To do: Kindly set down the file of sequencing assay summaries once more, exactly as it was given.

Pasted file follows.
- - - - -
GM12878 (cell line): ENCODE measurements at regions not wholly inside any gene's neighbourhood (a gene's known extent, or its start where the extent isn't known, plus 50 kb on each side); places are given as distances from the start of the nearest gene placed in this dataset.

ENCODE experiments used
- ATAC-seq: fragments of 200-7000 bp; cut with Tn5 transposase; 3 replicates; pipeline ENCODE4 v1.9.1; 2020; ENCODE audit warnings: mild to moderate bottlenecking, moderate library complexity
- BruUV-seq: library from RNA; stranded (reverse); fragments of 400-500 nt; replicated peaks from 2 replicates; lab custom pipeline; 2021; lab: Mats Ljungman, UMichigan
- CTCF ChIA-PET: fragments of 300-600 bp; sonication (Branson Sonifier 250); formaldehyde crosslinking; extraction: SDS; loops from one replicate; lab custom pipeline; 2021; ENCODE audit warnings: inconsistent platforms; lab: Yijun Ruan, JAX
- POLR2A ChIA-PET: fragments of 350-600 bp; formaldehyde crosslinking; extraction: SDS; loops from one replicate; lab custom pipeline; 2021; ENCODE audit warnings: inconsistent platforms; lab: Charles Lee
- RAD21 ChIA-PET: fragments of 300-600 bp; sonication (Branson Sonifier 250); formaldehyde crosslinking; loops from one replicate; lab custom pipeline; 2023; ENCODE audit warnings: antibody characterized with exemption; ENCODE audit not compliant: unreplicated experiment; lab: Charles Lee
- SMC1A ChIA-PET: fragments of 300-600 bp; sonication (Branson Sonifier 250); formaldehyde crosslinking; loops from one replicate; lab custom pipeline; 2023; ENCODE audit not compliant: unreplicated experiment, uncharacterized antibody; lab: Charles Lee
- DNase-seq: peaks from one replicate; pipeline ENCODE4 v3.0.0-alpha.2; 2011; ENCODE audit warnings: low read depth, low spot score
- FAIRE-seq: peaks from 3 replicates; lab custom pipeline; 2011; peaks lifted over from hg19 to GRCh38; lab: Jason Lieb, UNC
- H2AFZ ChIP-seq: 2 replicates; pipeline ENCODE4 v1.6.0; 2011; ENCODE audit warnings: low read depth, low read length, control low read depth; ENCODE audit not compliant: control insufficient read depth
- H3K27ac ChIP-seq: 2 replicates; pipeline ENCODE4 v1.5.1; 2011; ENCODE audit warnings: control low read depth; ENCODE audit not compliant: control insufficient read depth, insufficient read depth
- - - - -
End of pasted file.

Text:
GM12878 (cell line): ENCODE measurements at regions not wholly inside any gene's neighbourhood (a gene's known extent, or its start where the extent isn't known, plus 50 kb on each side); places are given as distances from the start of the nearest gene placed in this dataset.

ENCODE experiments used
- ATAC-seq: fragments of 200-7000 bp; cut with Tn5 transposase; 3 replicates; pipeline ENCODE4 v1.9.1; 2020; ENCODE audit warnings: mild to moderate bottlenecking, moderate library complexity
- BruUV-seq: library from RNA; stranded (reverse); fragments of 400-500 nt; replicated peaks from 2 replicates; lab custom pipeline; 2021; lab: Mats Ljungman, UMichigan
- CTCF ChIA-PET: fragments of 300-600 bp; sonication (Branson Sonifier 250); formaldehyde crosslinking; extraction: SDS; loops from one replicate; lab custom pipeline; 2021; ENCODE audit warnings: inconsistent platforms; lab: Yijun Ruan, JAX
- POLR2A ChIA-PET: fragments of 350-600 bp; formaldehyde crosslinking; extraction: SDS; loops from one replicate; lab custom pipeline; 2021; ENCODE audit warnings: inconsistent platforms; lab: Charles Lee
- RAD21 ChIA-PET: fragments of 300-600 bp; sonication (Branson Sonifier 250); formaldehyde crosslinking; loops from one replicate; lab custom pipeline; 2023; ENCODE audit warnings: antibody characterized with exemption; ENCODE audit not compliant: unreplicated experiment; lab: Charles Lee
- SMC1A ChIA-PET: fragments of 300-600 bp; sonication (Branson Sonifier 250); formaldehyde crosslinking; loops from one replicate; lab custom pipeline; 2023; ENCODE audit not compliant: unreplicated experiment, uncharacterized antibody; lab: Charles Lee
- DNase-seq: peaks from one replicate; pipeline ENCODE4 v3.0.0-alpha.2; 2011; ENCODE audit warnings: low read depth, low spot score
- FAIRE-seq: peaks from 3 replicates; lab custom pipeline; 2011; peaks lifted over from hg19 to GRCh38; lab: Jason Lieb, UNC
- H2AFZ ChIP-seq: 2 replicates; pipeline ENCODE4 v1.6.0; 2011; ENCODE audit warnings: low read depth, low read length, control low read depth; ENCODE audit not compliant: control insufficient read depth
- H3K27ac ChIP-seq: 2 replicates; pipeline ENCODE4 v1.5.1; 2011; ENCODE audit warnings: control low read depth; ENCODE audit not compliant: control insufficient read depth, insufficient read depth